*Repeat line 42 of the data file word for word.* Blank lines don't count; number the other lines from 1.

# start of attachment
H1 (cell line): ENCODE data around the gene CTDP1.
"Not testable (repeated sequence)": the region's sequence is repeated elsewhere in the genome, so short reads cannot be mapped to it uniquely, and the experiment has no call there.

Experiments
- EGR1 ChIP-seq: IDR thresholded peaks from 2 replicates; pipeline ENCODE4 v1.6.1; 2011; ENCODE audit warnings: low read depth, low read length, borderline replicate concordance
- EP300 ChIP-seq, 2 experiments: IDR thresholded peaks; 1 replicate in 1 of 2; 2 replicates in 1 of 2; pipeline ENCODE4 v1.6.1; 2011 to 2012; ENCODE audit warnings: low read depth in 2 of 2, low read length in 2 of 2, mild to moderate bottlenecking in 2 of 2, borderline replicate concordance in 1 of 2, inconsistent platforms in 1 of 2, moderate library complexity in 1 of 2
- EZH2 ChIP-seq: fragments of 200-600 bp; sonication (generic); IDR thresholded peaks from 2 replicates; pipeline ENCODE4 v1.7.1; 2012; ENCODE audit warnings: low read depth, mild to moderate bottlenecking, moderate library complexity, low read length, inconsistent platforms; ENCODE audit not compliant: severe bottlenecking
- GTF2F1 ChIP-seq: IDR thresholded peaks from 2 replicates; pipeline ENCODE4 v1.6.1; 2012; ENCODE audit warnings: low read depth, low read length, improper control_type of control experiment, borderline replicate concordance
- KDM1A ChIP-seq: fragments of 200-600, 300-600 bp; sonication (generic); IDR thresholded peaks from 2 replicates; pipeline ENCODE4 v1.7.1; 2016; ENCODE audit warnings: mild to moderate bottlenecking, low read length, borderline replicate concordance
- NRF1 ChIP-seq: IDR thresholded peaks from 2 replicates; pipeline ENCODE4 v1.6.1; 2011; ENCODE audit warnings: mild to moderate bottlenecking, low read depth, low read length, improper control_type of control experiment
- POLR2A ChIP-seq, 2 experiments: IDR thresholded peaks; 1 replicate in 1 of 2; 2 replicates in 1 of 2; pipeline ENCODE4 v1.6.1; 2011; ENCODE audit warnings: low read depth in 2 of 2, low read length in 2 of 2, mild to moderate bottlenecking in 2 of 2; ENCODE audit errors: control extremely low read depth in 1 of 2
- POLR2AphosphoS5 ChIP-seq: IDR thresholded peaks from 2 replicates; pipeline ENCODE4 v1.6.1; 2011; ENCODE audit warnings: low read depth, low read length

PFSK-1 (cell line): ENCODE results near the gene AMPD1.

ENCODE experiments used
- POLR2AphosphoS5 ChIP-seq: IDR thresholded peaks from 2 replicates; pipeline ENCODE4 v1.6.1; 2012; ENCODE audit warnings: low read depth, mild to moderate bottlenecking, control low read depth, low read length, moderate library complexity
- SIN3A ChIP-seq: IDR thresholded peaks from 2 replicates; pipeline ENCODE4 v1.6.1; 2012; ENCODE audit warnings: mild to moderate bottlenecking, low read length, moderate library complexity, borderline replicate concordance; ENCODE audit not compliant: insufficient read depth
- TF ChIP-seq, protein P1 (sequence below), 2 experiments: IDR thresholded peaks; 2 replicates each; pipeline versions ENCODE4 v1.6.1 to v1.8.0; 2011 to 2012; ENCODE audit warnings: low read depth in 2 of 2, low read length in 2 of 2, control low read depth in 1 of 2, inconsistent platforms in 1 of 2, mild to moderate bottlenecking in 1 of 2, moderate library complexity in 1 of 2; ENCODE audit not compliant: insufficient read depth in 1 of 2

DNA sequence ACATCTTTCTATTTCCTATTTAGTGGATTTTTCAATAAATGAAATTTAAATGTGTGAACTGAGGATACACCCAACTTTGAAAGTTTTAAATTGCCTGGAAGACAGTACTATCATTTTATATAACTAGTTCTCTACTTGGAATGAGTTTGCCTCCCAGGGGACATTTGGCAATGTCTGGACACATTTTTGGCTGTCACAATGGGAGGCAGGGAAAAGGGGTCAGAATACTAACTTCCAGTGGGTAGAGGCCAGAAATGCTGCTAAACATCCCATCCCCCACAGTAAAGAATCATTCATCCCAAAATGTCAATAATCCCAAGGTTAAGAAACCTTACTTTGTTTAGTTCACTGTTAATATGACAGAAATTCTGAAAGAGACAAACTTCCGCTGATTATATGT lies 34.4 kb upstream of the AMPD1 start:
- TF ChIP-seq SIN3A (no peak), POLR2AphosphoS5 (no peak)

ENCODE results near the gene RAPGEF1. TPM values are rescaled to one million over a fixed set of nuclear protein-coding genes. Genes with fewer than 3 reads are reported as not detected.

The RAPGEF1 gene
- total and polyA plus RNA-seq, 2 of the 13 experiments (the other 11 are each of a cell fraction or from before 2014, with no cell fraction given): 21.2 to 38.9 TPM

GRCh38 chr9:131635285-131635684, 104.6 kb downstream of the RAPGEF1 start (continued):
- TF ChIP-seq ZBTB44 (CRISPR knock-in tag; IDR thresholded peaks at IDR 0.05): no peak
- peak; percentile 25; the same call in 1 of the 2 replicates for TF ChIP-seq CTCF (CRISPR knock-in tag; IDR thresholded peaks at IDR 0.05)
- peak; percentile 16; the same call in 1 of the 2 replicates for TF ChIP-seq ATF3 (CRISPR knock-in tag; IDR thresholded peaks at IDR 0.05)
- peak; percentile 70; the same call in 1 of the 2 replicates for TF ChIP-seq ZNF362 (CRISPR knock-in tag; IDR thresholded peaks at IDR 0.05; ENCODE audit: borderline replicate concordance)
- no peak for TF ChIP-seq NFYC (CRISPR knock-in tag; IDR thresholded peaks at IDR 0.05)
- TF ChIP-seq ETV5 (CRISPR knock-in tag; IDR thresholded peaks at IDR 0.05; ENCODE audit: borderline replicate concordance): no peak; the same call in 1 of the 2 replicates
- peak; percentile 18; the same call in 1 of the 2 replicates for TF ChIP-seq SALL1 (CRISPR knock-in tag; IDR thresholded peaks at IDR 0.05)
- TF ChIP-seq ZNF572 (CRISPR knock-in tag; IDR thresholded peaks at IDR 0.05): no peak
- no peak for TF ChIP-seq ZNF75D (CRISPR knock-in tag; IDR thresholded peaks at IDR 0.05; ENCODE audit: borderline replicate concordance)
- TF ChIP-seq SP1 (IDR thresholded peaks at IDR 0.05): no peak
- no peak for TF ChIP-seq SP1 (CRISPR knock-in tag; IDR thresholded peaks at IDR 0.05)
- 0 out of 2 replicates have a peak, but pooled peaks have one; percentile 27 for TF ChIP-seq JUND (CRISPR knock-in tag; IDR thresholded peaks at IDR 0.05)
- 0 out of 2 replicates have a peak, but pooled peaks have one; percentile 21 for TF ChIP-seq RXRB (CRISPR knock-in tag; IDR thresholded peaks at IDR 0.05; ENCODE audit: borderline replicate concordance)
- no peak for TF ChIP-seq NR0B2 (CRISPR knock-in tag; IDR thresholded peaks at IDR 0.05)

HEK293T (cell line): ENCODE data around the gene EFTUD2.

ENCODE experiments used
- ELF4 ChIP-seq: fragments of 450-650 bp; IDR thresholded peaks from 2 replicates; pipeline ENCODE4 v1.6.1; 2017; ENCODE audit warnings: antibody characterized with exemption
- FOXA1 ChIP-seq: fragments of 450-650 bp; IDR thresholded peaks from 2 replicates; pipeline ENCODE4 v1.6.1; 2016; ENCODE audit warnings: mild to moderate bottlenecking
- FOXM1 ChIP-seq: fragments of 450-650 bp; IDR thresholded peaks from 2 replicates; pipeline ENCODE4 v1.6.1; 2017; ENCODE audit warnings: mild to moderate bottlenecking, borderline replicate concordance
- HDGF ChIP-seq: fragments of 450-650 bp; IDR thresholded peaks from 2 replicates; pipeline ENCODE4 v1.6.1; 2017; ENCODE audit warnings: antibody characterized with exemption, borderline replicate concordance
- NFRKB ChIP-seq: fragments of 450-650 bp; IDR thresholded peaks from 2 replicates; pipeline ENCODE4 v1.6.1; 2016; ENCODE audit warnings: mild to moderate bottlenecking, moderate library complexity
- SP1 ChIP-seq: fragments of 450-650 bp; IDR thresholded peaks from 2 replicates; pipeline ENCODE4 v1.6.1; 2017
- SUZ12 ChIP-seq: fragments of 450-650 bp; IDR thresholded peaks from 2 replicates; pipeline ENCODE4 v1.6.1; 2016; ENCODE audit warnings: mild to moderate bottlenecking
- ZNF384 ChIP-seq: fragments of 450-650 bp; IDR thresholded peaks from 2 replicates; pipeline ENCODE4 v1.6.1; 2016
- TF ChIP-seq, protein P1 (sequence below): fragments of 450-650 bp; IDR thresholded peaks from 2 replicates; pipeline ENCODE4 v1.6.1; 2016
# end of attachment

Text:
- HDGF ChIP-seq: fragments of 450-650 bp; IDR thresholded peaks from 2 replicates; pipeline ENCODE4 v1.6.1; 2017; ENCODE audit warnings: antibody characterized with exemption, borderline replicate concordance